The Newest Vital Sign uses a nutrition label, similar to the nutrition label present on all packaged food in the United States. The nutritional label was tested as one of many scenarios developed by a panel of health literacy experts based on concepts and types of scenarios used in health literacy research and in general literacy assessments. The candidate scenarios tested involved both reading and numeracy skills because this was driven by research indicating that these skills are highly correlated with one another plus an intuitive understanding that patients must be able to use and understand both text and numbers if they are to successfully deal with today's health care system. Of the candidate scenarios tested, the nutritional label performed the best and has been validated and correlates well with more complicated health literacy instruments.20
The assessment involves asking the patient five questions (and a sixth qualifier question, if needed) about the nutrition label (Fig. 1). One point is awarded for each correct answer. Instructions accompanying the nutrition label specify what the interviewer should ask and they list the only acceptable answer(s). Scoring instructions for the Newest Vital Sign categorize patients into three groups, depending on how many of the six questions are answered correctly. A score of 0–1 indicates a high likelihood of limited health literacy. A score of 2–3 indicates the possibility of limited health literacy. A score of 4–6 indicates adequate health literacy. The instrument validation, including its sensitivity and specificity among Spanish speakers, has been previously described.20
The details of routine health literacy assessment as part of the standard history and physical examination have been described previously.23 In short, the assessment was performed by the clinician during the history and physical examination. However, if the patient was Spanish-speaking, the assessment was performed by a hospital-certified Spanish translator or a clinician who was a native Spanish speaker. No special personnel or other resources were used for performance of the health literacy assessment. Patients were excluded from health literacy assessment if they did not speak English or Spanish, could not see the health literacy assessment tool well enough, or had cognitive limitations as a result of developmental delay, dementia, psychiatric illness, or head injury.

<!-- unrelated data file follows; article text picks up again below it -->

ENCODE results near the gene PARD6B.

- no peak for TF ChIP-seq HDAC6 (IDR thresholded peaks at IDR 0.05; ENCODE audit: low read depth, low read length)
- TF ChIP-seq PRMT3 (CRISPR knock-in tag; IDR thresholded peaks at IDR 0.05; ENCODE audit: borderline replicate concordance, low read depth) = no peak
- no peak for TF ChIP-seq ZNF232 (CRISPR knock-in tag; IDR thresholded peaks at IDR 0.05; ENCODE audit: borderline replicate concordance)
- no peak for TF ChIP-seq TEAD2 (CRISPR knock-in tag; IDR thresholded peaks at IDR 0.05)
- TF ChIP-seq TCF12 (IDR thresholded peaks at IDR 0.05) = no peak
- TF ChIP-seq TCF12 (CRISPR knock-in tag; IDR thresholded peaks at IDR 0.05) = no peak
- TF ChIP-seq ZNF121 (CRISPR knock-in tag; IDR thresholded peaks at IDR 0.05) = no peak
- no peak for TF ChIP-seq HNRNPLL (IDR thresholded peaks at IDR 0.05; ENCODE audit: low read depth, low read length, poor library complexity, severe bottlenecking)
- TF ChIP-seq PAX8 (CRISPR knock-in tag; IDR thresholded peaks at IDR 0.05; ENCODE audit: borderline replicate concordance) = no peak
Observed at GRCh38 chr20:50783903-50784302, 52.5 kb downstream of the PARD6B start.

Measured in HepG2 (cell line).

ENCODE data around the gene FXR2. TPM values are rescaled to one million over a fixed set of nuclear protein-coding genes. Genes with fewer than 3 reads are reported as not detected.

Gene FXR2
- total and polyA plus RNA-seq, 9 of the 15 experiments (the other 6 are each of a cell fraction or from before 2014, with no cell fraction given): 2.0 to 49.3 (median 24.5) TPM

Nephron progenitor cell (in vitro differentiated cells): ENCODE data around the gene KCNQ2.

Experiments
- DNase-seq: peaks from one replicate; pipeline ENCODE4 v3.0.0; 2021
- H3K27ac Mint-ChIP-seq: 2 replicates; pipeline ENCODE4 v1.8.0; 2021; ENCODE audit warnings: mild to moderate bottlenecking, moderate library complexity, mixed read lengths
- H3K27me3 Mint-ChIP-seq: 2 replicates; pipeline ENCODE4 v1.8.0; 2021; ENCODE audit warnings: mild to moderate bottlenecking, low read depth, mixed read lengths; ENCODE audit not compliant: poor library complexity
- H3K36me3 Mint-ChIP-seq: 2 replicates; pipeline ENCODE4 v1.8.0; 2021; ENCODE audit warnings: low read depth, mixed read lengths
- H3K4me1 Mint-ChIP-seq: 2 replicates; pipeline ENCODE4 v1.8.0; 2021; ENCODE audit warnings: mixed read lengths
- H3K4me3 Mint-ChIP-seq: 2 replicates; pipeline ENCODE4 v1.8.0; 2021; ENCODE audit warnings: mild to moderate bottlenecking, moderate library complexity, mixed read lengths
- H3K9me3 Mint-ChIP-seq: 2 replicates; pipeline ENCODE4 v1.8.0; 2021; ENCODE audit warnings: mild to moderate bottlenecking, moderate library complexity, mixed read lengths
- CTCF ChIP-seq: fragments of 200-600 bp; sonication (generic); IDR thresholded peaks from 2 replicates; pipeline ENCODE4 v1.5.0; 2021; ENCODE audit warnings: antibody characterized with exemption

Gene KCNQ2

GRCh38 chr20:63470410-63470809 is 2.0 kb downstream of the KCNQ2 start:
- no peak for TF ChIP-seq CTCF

The records of patients seen during the study period were reviewed to determine if they had undergone screening mammography. For all patients who were already being followed by the breast clinic for breast cancer or based on risk status, their records were reviewed to determine if they had undergone screening mammography at the time of their first visit. The majority of the current study population was new consultations being seen for a clinical breast complaint or abnormal mammogram and was either referred by their primary care provider or self-referred. As a result, nearly all patients had a recent mammogram before their visit.
Therefore, to determine patients' use of screening mammography, patients 50 years and older were considered to have undergone screening if they had another mammogram approximately 1 year before (within 15 months of) their most recent mammogram. For patients 40–49 years of age, an interval of 2 years from the most recent mammogram was used. These intervals were chosen because they had been the long-standing screening mammography guidelines before the changes made by the U.S. Preventive Services Task Force.24 Screening mammography for women 40 years and older are still supported by the American College of Obstetricians and Gynecologists, American Cancer Society, National Comprehensive Cancer Network, and American College of Radiology. For patients who were 40–42 years of age, however, because this is the normal time for the first mammogram, they were considered to have undergone screening mammography if they had a mammogram and were not being evaluated for a clinical breast complaint (ie, breast pain, mass, discharge). Starting on May 1, 2011, patients who reported not having undergone screening mammography were asked, in an open-ended fashion, if there was a reason for not doing so.